Overview of Fluid Bed Dryer

By: doyouknow | Views: 4425 | Date: 29-Nov-2011

Fluid bed processing involves drying, cooling, agglomeration, granulation, and coating of particulate materials. It is ideal for a wide range of both heat sensitive and non-heat sensitive products.

Fundamentals:


Fluid bed processing involves drying, cooling, agglomeration, granulation, and coating of particulate materials. It is ideal for a wide range of both heat sensitive and non-heat sensitive products. Uniform processing conditions are achieved by passing a gas (usually air) through a product layer under controlled velocity conditions to create a fluidized state.

In fluid bed drying, heat is supplied by the fluidization gas, but the gas flow need not be the only source. Heat may be effectively introduced by heating surfaces (panels or tubes) immersed in the fluidized layer.


In fluid bed cooling, cold gas (usually ambient or conditioned air) is used. Conditioning of the gas may be required to achieve sufficient product cooling in an economically sized plant and to prevent pick up of volatiles (usually moisture). Heat may also be removed by cooling surfaces immersed in the fluidized layer.

Agglomeration and granulation may be performed in a number of ways depending upon the feed to be processed and the product properties to be achieved.

Fluid bed coating of powders, granules, or tablets involves the spraying of a liquid on the fluidized powder under strictly controlled conditions.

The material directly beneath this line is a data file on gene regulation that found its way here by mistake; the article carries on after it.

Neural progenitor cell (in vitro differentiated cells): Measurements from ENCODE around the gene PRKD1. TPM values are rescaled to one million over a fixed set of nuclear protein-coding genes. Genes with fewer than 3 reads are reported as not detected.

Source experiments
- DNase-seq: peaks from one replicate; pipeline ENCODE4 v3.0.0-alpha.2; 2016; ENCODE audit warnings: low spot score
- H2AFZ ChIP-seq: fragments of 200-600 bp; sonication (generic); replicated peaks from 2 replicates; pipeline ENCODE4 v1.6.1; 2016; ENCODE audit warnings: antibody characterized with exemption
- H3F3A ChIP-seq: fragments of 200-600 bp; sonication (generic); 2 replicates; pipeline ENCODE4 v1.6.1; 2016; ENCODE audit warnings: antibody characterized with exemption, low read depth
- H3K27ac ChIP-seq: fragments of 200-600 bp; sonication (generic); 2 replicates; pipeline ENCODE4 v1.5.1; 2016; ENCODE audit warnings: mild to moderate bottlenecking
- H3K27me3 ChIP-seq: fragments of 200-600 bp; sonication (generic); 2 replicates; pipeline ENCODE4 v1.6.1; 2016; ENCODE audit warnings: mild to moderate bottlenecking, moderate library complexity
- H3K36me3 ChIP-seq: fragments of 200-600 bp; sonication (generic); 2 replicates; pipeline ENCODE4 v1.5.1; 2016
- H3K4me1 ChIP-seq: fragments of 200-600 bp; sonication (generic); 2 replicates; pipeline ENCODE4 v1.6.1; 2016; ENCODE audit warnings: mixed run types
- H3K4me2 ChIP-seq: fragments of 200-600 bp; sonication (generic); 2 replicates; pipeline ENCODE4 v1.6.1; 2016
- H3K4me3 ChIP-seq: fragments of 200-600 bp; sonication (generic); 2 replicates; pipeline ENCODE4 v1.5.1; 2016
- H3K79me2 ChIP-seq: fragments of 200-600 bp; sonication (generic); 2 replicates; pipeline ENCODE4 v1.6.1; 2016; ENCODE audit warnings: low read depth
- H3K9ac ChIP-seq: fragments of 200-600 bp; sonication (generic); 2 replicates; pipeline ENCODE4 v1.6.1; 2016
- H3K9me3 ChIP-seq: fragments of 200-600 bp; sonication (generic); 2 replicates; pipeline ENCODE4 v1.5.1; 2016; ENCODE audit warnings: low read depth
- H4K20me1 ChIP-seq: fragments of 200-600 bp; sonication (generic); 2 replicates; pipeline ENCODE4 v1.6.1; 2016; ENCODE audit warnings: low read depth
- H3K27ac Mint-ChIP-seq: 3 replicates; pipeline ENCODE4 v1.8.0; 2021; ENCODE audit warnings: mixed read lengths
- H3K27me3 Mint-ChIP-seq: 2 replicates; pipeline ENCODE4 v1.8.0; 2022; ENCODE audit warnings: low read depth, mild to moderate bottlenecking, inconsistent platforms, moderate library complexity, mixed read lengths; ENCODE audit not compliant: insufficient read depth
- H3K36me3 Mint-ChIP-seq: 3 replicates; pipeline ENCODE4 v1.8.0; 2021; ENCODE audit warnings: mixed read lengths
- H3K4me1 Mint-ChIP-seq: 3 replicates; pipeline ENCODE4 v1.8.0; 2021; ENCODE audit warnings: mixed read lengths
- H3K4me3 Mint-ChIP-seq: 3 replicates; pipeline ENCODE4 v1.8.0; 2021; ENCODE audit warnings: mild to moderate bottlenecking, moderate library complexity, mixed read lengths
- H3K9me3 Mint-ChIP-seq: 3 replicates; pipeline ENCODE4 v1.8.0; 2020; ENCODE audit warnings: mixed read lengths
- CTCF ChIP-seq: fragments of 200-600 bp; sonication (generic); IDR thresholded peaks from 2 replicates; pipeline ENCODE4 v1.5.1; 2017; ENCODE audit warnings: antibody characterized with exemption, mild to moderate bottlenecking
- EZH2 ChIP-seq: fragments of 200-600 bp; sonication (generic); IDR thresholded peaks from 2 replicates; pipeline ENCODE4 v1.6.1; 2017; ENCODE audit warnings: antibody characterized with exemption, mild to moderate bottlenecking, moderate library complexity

Continuous and batch dryers, coolers, agglomeration, coating, pelletizing and granulation systems are designed to operate in open cycle (involving water evaporation) or closed cycle (involving mostly organic solvent evaporation). For products posing a risk of dust explosion during processing, pressure shock resistant designs, self-inertized and closed cycle systems are available.


• Chemicals
• Pharmaceuticals and Biochemical
• Polymers
• Food and Dairy Products

Advantages

• Fluid bed drying offers important advantages over other methods of drying particulate materials.
• Particle fluidization gives easy material transport, high rates of heat exchange at high thermal efficiency while preventing overheating of individual particles.
• The properties of a given product are determined from drying rate data, i.e. how volatile content changes with time in a batch fluid bed operating under controlled conditions. Other important properties are fluidization gas velocity, fluidization point (i.e. the volatile content below which fluidization without mechanical agitation or vibration is possible), equilibrium volatile content, and heat transfer coefficient for immersed heating surfaces.
• These and other data are applied in a computational model of fluid bed processing, thus enabling dimensioning of industrial drying systems.
• Fluid bed drying is suited for powders, granules, agglomerates, and pellets with an average particle size normally between 50 and 5,000 microns. Very fine, light powders or highly elongated particles may require vibration for successful fluid bed drying.
Fluid Bed Types:
Fluid bed processors may be configured for either continuous or batch operation.
There are two types of basic fluid bed designs according to the solids flow pattern in the dryer.